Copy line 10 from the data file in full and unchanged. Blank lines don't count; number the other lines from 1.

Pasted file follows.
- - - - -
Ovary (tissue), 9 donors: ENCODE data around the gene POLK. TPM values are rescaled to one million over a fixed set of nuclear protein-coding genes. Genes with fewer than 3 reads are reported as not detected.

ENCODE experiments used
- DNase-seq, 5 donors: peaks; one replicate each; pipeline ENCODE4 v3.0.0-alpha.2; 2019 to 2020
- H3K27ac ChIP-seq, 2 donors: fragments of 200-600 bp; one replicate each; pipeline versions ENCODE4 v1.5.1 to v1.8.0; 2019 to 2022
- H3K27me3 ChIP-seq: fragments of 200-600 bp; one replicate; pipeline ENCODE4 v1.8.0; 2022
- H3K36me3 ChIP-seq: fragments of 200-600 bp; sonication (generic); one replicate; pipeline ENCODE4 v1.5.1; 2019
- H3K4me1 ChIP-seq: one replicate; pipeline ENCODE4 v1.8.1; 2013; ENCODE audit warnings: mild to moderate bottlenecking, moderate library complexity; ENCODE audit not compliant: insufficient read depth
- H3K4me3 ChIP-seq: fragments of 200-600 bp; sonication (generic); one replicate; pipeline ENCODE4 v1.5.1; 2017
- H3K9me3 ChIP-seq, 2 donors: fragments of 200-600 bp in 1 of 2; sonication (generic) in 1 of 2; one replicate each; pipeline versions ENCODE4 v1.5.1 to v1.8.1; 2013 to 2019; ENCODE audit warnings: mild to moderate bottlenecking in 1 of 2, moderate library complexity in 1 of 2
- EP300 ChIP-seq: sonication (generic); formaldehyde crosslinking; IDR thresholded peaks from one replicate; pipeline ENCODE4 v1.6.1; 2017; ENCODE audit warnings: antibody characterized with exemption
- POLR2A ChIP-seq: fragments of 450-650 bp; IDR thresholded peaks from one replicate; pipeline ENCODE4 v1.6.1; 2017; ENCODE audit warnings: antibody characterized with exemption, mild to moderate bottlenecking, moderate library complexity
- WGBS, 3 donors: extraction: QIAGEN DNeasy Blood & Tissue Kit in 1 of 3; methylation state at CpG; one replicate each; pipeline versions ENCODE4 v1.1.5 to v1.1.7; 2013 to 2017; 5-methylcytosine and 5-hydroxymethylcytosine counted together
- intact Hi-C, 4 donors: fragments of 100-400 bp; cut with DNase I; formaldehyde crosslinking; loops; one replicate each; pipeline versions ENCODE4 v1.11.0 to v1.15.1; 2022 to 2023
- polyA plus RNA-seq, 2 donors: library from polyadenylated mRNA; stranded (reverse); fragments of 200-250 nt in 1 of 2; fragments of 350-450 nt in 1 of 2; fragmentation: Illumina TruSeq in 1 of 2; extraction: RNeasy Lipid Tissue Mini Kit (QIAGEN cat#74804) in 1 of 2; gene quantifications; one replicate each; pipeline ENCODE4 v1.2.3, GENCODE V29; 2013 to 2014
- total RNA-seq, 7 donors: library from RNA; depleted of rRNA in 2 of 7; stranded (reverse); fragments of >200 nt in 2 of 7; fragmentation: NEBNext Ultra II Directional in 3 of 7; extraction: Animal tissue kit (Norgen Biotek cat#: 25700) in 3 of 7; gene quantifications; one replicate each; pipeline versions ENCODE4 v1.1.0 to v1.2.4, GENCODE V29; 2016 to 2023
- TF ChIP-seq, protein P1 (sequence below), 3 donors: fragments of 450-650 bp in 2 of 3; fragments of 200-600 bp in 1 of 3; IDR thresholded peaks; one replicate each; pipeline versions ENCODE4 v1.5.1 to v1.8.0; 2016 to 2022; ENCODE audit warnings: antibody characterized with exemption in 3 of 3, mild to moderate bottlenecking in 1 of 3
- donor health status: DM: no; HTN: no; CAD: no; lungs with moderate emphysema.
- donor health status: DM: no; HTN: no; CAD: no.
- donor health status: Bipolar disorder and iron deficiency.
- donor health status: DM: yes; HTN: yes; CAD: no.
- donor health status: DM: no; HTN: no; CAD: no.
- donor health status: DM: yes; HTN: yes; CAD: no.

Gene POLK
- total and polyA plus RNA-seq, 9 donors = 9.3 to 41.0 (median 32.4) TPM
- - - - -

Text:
- EP300 ChIP-seq: sonication (generic); formaldehyde crosslinking; IDR thresholded peaks from one replicate; pipeline ENCODE4 v1.6.1; 2017; ENCODE audit warnings: antibody characterized with exemption